The Perham-Dent Public School was notified by the Minnesota Department of Health of a lab-confirmed case of COVID-19 in a member of the Perham High School community with an exposure date of Sept. 28, according to a release from the Perham-Dent Public School.
According to the release, the school is working with the Minnesota Department of Health and the Otter Tail County Public Health to identify those who had close contact with the case, and have communicated with them individually. The risk of exposure for other individuals present in the building on that date is no greater than the risk of contracting the virus in the general community.
According to the release, those who were not identified to have close contact with the positive case should still monitor for symptoms of illness but do not need to stay home unless symptoms develop. If symptoms develop, stay home, and consult with a physician to determine if a medical evaluation is needed.
“Our school district made the decision at the start of the school year to start in a more restrictive learning model (in-person at elementary and hybrid at high school),” Superintendent Mitch Anderson said in a statemnet from the Perham-Dent Public Schools. “This was intentionally done to provide a longer period of sustainability as we kick off a new school year. That decision has proven to be a wise one, as we have not had to make any major changes to our learning models at any level. However, with the recent increase in local and county confirmed COVID-19 cases it is important for all of us to start preparing for the "possibility" of a need to change models. By no means are we as a district hitting the "panic" button at this time, but the uptick in numbers has certainly gotten our attention both locally and county-wide. This week's Otter Tail County 14-day case rate reached its highest number of the year at 14.48. Using the "Recommended Policy Options" provided by the Minnesota Department of Education, that actually places us in the learning model recommendation that we selected to start the year. Using the graph below, the next change in learning models would come as a result of "sustained" county numbers in the 20-30 range. While that would mean no change for grades 7-12 that are already in hybrid, it would be a significant change for our elementary. We are simply asking you to start preparing now for this possibility.”
“It's important to understand that the county data is just one-factor school districts use as they consider changes to their learning models. Just because our county reaches the 20 mark will not automatically trigger a change in models. The school district will wait a few weeks to see if what we are experiencing is a short blip or the beginning of a surge. We will also look at the data for zip codes within our school district boundaries. Unfortunately, the largest increases in Otter Tail County over the last couple weeks have been in the Perham area,” Anderson said.
“While in-person instruction is what we want for all of our students, the main priority must continue to be the health, safety, and wellness of our students, staff, and community. We are continually making adjustments and changes to achieve this,” Anderson said. “For example, at a recent meeting with our school bus provider, Z Transportation, we made decisions to increase the safety of our bus riders. Students will soon be placed in assigned seats or designated rows on the bus. This is being implemented to help us with "tracing" in the event of a confirmed case on a bus. Instead of being forced to exclude all students from the bus in this situation, we can potentially reduce that number if we know where students are sitting in relation to the confirmed case. We also need to continue to enforce the wearing of masks at all times on the bus. Riding the bus is a privilege, not a right. Students that cannot follow the rules and expectations will eventually work themselves off the bus in order to protect the safety of others on the bus.”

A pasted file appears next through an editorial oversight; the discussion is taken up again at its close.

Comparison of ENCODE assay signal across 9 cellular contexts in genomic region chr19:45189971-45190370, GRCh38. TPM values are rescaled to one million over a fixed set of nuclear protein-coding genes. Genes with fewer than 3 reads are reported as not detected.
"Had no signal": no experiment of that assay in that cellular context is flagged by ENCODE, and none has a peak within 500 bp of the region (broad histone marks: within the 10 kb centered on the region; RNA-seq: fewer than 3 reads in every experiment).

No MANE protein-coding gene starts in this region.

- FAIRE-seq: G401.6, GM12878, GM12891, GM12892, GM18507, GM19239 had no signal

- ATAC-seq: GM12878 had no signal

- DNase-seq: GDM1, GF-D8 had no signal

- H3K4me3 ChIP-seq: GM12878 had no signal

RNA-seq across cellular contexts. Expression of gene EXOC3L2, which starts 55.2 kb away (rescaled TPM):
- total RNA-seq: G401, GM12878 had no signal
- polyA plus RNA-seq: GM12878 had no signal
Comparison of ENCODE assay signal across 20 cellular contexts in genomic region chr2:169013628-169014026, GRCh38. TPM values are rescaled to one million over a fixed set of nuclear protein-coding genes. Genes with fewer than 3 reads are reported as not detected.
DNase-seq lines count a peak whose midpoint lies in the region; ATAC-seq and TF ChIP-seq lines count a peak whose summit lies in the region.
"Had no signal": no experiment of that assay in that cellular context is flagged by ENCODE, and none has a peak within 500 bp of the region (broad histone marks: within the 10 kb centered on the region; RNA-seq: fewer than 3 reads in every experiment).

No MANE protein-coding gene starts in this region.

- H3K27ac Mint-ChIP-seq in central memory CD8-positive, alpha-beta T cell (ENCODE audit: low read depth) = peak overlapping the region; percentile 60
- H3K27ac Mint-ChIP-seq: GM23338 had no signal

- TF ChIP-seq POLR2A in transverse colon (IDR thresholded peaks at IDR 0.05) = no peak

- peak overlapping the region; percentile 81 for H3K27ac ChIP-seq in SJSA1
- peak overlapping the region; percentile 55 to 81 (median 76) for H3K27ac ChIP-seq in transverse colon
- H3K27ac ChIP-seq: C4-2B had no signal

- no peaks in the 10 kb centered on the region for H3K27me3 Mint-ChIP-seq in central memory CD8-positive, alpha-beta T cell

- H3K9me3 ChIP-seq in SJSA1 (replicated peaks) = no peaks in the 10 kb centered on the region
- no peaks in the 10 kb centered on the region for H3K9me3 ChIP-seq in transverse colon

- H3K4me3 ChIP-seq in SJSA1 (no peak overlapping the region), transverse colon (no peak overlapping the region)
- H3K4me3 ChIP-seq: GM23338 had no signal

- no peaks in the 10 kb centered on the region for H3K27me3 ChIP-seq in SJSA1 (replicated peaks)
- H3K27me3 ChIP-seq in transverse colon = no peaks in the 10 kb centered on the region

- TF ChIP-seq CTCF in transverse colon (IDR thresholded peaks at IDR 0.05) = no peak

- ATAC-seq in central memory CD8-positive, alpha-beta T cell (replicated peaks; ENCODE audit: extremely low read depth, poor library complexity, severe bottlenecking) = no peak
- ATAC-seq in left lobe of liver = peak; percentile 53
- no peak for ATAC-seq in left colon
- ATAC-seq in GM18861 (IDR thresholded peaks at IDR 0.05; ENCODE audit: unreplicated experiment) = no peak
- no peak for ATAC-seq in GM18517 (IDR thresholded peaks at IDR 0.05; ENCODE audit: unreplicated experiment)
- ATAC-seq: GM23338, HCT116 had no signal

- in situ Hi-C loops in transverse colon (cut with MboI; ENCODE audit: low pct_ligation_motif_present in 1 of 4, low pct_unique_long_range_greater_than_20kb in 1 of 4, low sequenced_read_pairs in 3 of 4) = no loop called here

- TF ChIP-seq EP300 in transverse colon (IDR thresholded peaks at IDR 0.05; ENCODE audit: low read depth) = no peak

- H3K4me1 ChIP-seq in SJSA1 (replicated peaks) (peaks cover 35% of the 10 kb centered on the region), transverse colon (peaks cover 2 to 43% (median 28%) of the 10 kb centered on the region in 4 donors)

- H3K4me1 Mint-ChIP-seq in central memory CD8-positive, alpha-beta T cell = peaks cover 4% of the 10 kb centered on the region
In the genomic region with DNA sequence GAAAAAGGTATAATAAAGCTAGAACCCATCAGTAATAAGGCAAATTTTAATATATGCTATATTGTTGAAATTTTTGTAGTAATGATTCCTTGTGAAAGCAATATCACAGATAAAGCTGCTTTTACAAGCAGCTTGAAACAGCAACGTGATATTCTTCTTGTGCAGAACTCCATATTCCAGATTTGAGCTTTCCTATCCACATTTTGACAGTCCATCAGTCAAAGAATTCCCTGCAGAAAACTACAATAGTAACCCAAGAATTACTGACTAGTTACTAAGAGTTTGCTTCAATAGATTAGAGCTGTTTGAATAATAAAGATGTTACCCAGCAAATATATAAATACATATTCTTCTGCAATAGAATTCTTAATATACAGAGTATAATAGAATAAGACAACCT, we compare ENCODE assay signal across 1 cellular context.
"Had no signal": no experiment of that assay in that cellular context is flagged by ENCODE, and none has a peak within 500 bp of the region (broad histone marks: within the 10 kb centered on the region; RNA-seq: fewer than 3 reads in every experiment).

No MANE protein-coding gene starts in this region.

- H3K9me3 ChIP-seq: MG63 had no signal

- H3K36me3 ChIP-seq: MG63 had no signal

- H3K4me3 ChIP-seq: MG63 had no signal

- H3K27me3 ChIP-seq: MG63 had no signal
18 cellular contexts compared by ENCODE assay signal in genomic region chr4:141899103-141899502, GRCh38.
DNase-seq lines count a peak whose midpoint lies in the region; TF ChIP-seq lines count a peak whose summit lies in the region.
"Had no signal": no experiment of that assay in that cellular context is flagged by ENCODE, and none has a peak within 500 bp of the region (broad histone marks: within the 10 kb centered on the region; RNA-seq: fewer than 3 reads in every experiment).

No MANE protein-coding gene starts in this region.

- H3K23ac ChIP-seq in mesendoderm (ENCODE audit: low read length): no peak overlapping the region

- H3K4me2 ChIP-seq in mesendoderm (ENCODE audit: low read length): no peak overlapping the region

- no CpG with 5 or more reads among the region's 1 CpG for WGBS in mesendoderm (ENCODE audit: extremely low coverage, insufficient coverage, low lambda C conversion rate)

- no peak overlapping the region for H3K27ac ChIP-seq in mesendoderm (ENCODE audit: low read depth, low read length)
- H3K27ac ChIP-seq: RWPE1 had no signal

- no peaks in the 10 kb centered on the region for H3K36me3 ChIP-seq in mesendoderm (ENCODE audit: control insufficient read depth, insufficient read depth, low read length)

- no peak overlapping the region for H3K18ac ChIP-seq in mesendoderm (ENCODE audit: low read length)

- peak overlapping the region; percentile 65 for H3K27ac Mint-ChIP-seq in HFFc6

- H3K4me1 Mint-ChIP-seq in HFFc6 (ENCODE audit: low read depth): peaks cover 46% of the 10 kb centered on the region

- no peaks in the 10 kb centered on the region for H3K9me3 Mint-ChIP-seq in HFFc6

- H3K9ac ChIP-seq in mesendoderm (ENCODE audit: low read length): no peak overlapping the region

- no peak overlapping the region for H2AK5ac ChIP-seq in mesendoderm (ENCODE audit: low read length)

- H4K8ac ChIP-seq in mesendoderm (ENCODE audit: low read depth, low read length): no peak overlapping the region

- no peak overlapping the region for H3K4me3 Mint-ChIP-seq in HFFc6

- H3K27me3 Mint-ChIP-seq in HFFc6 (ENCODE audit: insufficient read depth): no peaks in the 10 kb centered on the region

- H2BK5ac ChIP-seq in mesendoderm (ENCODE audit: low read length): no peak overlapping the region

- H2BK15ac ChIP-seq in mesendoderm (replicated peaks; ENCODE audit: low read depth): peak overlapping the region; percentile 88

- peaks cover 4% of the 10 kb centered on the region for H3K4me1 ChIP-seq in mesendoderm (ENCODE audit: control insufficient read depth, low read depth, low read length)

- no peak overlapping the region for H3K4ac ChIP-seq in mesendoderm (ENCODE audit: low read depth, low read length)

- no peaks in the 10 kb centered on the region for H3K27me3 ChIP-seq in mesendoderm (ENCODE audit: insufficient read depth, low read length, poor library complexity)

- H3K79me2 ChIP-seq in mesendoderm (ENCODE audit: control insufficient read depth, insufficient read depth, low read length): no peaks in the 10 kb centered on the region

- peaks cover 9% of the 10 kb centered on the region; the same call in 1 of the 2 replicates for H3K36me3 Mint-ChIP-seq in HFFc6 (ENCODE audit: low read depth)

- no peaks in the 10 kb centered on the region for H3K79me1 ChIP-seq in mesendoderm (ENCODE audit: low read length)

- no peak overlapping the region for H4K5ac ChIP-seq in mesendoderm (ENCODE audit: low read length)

According to the release, the school understands that this may create unease in the community and has taken action to clean and sanitize the facility and are working closely with MDH to monitor the situation. The school is asking all members of the community to minimize the spread of illness by taking the following actions:
Protect yourself and others by wearing a face-covering when it is hard to stay 6 feet away from people; washing your hands often with soap and water; covering your cough and sneeze; and avoiding touching your face with unwashed hands.
If are sick, stay home from child care and other activities.
Be prepared in case you get sick and need to stay home. Keep enough food, regular prescription drugs, and other necessities on hand in case you need to stay home and are not able to go out easily.
Frequently clean all commonly touched surfaces (e.g., telephones, doorknobs, countertops, etc.).
According to the release, if symptoms develop, stay home, and consult with a physician to determine if a medical evaluation is needed. For those experiencing symptoms of COVID-19, the Minnesota Department of Health recommends:
1. Stay at home for at least 10 days, and for 24 hours with no fever and improvement of other symptoms; fevers should be gone for 24 hours without using fever-reducing medicine.
2. Use the CDC website on how to Care for yourself at Home with COVID-19.
3. If household contacts were exposed to a member with symptoms, they should try to stay home as much as possible for 14 days.
For more information visit:
MDH Coronavirus: health.state.mn.us/diseases/coronavirus/index.html
MDH If You Are Sick: health.state.mn.us/diseases/coronavirus/sick.html
CDC Coronavirus: cdc.gov/coronavirus/2019-ncov/index.html
Otter Tail County Public Health: ottertailcountymn.us/department/public-health/